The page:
"Alright," the doctor says as I shrug my coat on, ready to leave. "Looks like everything is healing correctly and your eye has no current infection and should be all good to go. I'd say you can go home on Thursday, Mr. Howard."
He nods. "Sounds good, thanks."
The doctor gives me a smile as he leaves and I wrap my scarf around my neck. The tips of my fingers already tense from the awaiting chill outside. Suddenly we got hit with a huge temperature drop. It's supposed to warm up over the next few days, though.
"You gonna be okay for two more days?" Dad asks.
I smile a little and nod my head. "I'll be fine," I say. "You've got to rest though. Get all your energy up."
I try not to look at the large bandage pressing down on his bad eye but it's difficult not to.
"I'll be good," he says. "Don't worry about me. Be safe."
I nod and pick up my school bag off the floor before walking out of his hospital room.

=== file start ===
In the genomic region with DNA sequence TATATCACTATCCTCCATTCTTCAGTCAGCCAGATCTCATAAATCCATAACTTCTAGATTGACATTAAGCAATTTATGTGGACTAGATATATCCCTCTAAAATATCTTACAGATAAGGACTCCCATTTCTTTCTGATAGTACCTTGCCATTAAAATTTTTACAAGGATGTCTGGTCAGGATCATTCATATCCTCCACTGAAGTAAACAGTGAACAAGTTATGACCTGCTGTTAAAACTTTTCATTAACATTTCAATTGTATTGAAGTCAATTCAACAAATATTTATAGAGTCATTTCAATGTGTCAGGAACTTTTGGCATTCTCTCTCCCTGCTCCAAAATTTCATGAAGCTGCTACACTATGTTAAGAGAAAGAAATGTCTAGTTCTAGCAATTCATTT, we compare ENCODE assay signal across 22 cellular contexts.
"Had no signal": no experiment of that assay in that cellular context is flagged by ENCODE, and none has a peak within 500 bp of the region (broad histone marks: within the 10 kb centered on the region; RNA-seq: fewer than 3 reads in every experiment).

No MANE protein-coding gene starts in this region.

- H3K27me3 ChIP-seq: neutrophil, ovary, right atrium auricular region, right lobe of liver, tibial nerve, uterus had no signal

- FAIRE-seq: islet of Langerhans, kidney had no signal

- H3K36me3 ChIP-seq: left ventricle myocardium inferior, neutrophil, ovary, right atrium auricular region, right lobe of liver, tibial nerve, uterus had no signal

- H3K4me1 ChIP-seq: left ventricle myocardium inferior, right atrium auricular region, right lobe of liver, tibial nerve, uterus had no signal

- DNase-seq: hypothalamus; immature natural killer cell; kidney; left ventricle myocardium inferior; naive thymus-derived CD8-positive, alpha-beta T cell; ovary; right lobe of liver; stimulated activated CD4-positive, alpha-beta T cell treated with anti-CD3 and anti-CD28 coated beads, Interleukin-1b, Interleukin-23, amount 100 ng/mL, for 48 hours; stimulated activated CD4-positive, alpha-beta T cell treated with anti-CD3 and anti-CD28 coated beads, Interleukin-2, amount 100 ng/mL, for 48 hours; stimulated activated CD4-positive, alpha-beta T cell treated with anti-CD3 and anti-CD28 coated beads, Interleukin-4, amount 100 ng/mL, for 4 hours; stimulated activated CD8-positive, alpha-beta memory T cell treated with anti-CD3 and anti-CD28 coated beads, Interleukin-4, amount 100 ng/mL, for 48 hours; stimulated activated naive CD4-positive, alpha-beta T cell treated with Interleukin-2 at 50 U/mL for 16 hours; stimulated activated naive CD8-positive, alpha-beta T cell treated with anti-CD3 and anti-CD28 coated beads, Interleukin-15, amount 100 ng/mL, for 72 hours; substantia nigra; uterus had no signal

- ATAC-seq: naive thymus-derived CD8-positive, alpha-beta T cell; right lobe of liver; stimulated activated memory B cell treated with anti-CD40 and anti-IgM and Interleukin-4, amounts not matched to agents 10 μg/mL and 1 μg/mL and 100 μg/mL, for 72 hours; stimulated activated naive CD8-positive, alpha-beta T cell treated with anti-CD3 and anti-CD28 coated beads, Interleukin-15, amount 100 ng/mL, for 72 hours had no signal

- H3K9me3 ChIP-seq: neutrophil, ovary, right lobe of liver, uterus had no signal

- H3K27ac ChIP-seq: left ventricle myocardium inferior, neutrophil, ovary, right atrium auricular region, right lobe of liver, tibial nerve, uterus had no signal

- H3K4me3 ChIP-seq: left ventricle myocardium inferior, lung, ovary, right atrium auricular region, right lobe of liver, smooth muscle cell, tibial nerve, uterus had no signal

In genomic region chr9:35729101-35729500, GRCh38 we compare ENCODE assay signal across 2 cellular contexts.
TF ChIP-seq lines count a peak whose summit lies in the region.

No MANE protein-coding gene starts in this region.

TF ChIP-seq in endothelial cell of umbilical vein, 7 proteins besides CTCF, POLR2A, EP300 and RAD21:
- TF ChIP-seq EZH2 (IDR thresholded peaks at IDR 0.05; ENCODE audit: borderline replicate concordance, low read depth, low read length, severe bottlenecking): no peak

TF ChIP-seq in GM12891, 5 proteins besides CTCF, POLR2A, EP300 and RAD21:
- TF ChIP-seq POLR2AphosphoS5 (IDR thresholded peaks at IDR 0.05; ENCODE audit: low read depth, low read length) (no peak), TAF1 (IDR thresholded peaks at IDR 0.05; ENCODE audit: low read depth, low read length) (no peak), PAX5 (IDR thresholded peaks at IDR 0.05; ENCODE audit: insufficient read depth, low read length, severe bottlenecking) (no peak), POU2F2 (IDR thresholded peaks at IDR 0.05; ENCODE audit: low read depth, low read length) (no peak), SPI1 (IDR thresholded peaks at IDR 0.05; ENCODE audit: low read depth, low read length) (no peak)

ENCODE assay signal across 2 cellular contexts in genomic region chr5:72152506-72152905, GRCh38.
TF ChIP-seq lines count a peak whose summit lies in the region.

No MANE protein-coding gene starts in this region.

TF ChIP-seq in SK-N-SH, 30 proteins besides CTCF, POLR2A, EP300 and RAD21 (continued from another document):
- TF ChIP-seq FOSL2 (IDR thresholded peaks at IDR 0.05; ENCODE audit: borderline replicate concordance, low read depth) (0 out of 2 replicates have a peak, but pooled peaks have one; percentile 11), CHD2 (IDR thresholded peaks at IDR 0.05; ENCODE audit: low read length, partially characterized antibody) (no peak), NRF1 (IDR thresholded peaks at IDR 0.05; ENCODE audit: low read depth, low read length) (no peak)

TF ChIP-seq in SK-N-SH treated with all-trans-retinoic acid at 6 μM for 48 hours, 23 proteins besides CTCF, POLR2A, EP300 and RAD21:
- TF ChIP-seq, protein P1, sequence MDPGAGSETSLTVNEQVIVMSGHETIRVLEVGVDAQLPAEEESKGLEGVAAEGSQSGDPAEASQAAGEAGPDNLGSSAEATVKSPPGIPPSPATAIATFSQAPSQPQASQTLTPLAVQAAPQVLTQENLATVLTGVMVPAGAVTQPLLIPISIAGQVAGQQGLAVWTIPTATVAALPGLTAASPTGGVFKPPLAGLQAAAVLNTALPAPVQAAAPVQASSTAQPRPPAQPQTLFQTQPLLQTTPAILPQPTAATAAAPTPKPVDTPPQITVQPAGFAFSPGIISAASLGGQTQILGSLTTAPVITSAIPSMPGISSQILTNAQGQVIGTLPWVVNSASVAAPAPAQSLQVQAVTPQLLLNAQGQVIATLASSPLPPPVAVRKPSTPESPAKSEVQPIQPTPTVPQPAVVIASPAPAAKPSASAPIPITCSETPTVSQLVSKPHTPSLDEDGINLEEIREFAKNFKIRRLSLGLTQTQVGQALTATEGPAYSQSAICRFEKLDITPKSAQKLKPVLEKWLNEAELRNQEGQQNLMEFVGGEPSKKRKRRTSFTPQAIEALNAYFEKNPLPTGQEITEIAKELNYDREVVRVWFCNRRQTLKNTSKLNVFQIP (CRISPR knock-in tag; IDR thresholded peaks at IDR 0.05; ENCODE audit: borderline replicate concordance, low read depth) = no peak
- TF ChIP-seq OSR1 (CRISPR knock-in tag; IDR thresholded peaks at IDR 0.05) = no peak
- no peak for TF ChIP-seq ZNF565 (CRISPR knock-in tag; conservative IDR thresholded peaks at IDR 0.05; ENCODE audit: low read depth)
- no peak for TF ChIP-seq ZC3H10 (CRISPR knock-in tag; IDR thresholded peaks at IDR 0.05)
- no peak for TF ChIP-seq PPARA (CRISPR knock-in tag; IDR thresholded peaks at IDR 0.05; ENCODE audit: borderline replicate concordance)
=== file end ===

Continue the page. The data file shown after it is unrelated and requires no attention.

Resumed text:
"You see this?" I hear Tally say as she shoves a piece of paper in my face. I bat her hand away and move off from my locker, taking the paper into hand.
The page is bright blue with bold words slapped across the middle: 'Father-Daughter dance!'
I roll my eyes. "Yeah, well, that's not happening, is it?"
"The whole thing's stupid," Tally mutters, crossing her bare, pale arms over her chest. I'm wearing a long-sleeved sweater and there she is, defying the weather in a tank top. She must be freezing. "I mean, what about the people without a dad? Or hell, what about the people without a daughter?"
I shrug. "Father and son dance. Mother and son dance – I don't know. It doesn't matter. I'm not going."
"Well that makes two of us." Tally sighs. "I hardly want to go to a dance with my dad. Mom probably wouldn't even let him out of the house anyway. They're both so fucking annoying."